A drug dealer who claimed he was a key worker when police stopped his car at the height of the coronavirus lockdown had £55k worth of cocaine in the vehicle.
Benjamin Evans, 26, had donned a high-vis jacket to go on a 280-mile journey posing as an essential highways official when an unmarked police car pulled him over on the A40 near Brecon, Wales, on 6 April.
After police found the haul of almost 500g of high-purity cocaine, he joked: "I'm a kilo worker not a key worker."
Swansea Crown Court heard that Evans, pulled over in a Ford Focus hire car, claimed he was a road worker with Forest Traffic Management, saying: "What’s the problem, boys? I've just finished a night shift."
The court heard that an analysis of Evans’s phone and bank transactions revealed him to be a large-scale drug dealer – supplying cocaine, valium, ketamine, ecstasy and cannabis, much of it to other suppliers further down the chain.
Craig Jones, prosecuting, said Evans, of Pontardawe, was stopped at 10.30am on 6 April near Brecon after a run to the Birmingham area.
Jones said a suspicious officer checked his story – and discovered it was a ruse.
"He was attempting to use key worker status as a cover for his criminal activity during the course of the coronavirus pandemic,” Jones said.
A package wrapped in brown tape was recovered from the car containing 495g of cocaine, worth an estimated £55,000.
In the six months before his arrest, police found, he had used five different hire cars as well as his own Range Rover Evoque to make a dozen drug supply runs from his home in the Swansea Valley to places including the Birmingham area.
Financial investigators found that between 2013 and 2020 a total of £214,762 was paid into his bank – while his legitimate salary was just £60,724.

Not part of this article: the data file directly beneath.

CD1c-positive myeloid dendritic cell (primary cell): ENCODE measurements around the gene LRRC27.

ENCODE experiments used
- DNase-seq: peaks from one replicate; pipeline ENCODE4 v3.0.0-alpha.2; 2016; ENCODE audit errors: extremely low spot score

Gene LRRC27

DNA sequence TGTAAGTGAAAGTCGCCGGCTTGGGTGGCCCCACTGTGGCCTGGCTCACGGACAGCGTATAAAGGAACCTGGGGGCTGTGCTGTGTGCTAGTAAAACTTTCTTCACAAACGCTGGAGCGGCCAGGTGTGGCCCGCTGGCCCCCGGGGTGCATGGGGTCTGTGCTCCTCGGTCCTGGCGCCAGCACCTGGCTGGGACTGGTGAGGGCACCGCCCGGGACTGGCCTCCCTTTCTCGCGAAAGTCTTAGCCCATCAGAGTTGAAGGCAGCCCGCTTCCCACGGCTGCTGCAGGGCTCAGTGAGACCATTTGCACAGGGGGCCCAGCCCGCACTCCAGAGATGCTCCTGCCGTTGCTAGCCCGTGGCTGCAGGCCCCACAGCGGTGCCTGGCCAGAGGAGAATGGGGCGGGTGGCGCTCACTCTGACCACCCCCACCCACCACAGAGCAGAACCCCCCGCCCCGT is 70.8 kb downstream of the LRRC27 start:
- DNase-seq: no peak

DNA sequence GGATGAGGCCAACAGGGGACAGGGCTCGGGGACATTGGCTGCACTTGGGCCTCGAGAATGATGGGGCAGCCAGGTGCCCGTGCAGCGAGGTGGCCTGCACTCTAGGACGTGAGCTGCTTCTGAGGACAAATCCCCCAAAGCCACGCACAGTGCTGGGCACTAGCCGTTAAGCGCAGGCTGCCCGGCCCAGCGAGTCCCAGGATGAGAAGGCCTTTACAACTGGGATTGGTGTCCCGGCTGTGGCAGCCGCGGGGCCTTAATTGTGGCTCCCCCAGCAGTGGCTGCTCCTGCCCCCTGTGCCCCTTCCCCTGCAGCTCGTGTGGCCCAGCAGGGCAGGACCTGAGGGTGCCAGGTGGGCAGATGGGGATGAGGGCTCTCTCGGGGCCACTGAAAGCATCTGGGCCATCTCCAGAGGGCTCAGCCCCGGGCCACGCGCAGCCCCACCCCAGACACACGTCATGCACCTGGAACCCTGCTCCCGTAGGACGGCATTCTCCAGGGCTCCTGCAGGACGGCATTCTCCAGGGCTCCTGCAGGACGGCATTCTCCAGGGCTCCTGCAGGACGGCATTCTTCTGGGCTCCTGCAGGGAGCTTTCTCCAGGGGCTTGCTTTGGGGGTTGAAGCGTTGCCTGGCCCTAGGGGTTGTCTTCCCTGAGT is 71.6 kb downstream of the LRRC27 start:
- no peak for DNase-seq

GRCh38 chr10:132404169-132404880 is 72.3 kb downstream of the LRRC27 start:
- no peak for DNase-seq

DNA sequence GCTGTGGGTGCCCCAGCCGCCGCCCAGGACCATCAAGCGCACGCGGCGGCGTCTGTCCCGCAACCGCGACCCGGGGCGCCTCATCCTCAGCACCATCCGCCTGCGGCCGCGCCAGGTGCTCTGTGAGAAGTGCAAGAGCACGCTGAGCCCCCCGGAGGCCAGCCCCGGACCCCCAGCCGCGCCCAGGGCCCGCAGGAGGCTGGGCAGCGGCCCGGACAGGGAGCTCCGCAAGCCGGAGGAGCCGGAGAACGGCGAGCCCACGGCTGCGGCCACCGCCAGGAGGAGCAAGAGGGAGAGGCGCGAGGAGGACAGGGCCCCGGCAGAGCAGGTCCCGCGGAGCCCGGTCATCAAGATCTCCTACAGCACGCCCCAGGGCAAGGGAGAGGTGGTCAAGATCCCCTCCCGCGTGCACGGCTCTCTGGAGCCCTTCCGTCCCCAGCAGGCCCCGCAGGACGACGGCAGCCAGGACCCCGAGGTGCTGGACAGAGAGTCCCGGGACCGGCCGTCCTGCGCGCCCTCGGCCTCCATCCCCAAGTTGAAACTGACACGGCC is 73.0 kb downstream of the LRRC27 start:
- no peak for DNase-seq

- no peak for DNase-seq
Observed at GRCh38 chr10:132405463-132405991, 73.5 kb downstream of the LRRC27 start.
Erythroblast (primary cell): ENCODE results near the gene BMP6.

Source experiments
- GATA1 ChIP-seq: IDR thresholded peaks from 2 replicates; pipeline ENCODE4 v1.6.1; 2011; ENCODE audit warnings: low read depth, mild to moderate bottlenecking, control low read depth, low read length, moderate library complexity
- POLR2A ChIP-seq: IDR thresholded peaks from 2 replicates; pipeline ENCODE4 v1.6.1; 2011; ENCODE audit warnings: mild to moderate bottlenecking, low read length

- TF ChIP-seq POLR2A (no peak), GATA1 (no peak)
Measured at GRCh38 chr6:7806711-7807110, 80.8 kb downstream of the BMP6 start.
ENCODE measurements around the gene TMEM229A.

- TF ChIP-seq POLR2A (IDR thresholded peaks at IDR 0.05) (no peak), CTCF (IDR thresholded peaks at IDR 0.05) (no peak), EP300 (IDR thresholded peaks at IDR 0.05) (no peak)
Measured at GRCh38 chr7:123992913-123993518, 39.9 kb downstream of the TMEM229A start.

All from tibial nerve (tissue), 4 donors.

Evans pleaded guilty to possession of cocaine with intent to supply, and to supplying cocaine, ketamine, Valium and cannabis.
James Hartson, for Evans, said he was "deeply ashamed" of his actions.
Jailing Evans for eight years, Judge Huw Rees told him he had claimed to be a key worker when stopped but in fact had been "no such thing".
Judge Rees said: "You were involved in the selfish pursuit of making substantial amounts of money trafficking five kinds of drugs without a thought to the degradation and misery caused to users.”
The judge said Evans was a "key figure in drugs supply in the Swansea Valley and beyond", and was involved in the buying and selling of drugs on a commercial scale.
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During the lockdown, reports said the price of street drugs in London went up because of the extra risk of being pulled over because of the lockdown.
Sky News said many street dealers had stopped selling drugs because police were checking more vehicles on the roads in accordance with "stay home" advice.
Messages from dealers seen by the broadcaster showed how the price of drugs had dropped in the run-up to the coronavirus lockdown because dealers wanted to get rid of stock.